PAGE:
The outcome of full-intensity and reduced-intensity conditioning matched sibling or unrelated donor transplantation in adults with Philadelphia chromosome-negative acute lymphoblastic leukemia in first and second complete remission Academic Article uri icon


MeSH Major

  • Hematopoietic Stem Cell Transplantation
  • Precursor Cell Lymphoblastic Leukemia-Lymphoma
  • Transplantation Conditioning


  • We examined the efficacy of reduced-intensity conditioning (RIC) and compared outcomes of 93 patients older than 16 years after RIC with 1428 patients receiving full-intensity conditioning for allografts using sibling and unrelated donors for Philadelphia-negative acute lymphoblastic leukemia (ALL) in first or second complete remission. RIC conditioning included busulfan 9 mg/kg or less (27), melphalan 150 mg/m(2) or less (23), low-dose total body irradiation (TBI; 36), and others (7). The RIC group was older (median 45 vs 28 years, P < .001) and more received peripheral blood grafts (73% vs 43%, P < .001) but had similar other prognostic factors. The RIC versus full-intensity conditioning groups had slightly, but not significantly, less acute grade II-IV graft-versus-host disease (39% vs 46%) and chronic graft-versus-host disease (34% vs 42%), yet similar transplantation-related mortality. RIC led to slightly more relapse (35% vs 26%, P = .08) yet similar age-adjusted survival (38% vs 43%, P = .39). Multivariate analysis showed that conditioning intensity did not affect transplantation-related mortality (P = .92) or relapse risk (P = .14). Multivariate analysis demonstrated significantly improved overall survival with: Karnofsky performance status more than 80, first complete remission, lower white blood count, well-matched unrelated or sibling donors, transplantation since 2001, age younger than 30 years, and conditioning with TBI, but no independent impact of conditioning intensity. RIC merits further investigation in prospective trials of adult ALL.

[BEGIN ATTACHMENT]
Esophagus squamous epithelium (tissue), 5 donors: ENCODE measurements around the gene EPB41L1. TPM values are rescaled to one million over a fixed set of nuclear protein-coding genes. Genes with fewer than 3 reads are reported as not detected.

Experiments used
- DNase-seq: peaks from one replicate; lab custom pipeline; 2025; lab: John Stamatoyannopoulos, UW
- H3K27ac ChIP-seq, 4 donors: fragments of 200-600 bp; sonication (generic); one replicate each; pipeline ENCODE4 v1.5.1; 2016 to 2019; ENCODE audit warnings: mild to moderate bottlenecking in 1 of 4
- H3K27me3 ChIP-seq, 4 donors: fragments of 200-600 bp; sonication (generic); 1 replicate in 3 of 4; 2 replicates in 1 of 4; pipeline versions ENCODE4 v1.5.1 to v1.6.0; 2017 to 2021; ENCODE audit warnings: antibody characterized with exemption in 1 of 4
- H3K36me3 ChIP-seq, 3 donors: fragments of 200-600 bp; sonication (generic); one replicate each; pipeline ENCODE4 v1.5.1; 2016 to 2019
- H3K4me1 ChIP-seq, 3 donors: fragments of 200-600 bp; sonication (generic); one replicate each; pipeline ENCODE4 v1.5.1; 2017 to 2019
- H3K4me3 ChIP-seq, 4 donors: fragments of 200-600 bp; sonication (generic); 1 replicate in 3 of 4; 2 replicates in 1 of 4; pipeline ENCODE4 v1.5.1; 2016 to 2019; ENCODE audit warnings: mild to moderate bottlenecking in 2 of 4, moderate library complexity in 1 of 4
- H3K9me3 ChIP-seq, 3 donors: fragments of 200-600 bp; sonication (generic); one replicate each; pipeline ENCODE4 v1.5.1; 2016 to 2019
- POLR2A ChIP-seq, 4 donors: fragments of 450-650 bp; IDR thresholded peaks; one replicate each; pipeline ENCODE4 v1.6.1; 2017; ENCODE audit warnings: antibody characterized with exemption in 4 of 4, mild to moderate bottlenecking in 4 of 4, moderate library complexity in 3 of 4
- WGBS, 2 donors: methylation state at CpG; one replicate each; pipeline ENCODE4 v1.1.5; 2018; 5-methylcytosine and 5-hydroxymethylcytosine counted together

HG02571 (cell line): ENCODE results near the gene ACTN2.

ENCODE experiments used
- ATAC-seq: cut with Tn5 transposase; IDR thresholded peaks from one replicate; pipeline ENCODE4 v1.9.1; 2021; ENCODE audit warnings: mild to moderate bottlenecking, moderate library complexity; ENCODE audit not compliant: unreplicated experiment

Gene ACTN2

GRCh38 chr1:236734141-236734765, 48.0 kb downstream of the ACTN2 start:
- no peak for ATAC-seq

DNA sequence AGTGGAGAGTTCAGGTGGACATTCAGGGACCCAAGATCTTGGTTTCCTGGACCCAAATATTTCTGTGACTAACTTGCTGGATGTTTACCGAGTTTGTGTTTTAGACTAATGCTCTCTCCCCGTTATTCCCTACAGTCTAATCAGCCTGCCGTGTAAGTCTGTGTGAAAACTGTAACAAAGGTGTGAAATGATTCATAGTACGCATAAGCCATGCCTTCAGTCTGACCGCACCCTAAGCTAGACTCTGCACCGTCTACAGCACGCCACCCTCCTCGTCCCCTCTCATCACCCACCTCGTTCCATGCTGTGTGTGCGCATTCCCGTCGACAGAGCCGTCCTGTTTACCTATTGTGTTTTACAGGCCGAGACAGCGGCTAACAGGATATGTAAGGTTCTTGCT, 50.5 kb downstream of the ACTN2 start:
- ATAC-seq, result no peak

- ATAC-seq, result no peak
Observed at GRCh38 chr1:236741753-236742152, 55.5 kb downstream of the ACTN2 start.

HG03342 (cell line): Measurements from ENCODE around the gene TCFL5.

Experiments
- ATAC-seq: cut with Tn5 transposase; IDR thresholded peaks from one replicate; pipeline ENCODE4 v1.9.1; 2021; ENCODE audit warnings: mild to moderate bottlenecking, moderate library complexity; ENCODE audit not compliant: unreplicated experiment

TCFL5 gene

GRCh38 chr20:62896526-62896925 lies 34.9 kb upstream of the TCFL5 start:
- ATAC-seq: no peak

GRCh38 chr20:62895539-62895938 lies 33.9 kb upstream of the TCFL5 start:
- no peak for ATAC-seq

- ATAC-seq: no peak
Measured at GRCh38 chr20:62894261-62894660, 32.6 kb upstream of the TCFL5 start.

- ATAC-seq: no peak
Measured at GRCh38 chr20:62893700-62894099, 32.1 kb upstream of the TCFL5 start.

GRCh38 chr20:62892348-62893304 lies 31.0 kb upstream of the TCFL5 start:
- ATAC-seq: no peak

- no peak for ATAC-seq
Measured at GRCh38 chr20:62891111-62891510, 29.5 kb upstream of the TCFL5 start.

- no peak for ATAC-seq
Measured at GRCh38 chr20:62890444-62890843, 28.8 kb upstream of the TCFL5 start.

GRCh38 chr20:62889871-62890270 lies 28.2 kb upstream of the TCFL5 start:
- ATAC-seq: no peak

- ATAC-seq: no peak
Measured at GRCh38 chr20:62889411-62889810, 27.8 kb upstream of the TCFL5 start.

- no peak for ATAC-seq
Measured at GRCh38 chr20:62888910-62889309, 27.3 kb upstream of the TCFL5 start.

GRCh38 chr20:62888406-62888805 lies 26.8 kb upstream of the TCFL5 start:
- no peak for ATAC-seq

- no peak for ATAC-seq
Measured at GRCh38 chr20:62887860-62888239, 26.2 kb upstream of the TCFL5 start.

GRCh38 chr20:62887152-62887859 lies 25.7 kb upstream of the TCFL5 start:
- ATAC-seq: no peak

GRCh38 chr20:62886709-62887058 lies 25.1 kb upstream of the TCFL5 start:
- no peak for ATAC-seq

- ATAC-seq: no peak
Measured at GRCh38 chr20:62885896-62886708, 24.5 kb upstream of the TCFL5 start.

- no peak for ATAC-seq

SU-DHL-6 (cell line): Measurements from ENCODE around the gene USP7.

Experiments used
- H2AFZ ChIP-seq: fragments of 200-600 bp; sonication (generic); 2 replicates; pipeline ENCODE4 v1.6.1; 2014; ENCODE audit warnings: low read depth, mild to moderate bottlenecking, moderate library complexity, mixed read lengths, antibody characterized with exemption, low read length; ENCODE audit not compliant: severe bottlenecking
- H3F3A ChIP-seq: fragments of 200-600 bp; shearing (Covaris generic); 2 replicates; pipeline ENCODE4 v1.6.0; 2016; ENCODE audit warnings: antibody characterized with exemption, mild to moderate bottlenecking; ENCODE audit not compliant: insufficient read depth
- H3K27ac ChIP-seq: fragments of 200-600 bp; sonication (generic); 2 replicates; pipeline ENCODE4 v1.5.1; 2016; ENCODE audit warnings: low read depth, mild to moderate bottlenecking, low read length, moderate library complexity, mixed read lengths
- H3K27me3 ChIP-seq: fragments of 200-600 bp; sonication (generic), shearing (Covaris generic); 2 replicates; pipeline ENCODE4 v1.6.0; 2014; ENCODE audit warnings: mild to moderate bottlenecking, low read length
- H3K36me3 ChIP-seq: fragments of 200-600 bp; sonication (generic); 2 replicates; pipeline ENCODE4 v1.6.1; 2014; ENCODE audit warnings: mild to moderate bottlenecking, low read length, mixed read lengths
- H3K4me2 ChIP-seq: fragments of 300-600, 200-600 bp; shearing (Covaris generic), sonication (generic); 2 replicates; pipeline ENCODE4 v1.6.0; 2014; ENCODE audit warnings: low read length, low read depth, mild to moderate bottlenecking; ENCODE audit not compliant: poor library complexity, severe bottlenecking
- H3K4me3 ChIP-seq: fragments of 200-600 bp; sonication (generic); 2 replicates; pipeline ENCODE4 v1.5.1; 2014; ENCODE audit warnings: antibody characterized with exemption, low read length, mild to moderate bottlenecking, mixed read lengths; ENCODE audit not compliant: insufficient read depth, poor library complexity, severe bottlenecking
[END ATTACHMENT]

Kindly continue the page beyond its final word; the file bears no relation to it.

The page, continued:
publication date

  • July 22, 2010



  • Academic Article



  • eng

PubMed Central ID

  • PMC2913452

Digital Object Identifier (DOI)

  • 10.1182/blood-2010-01-264077

PubMed ID

  • 20404137

Additional Document Info

start page

  • 366

end page

  • 74


  • 116


  • 3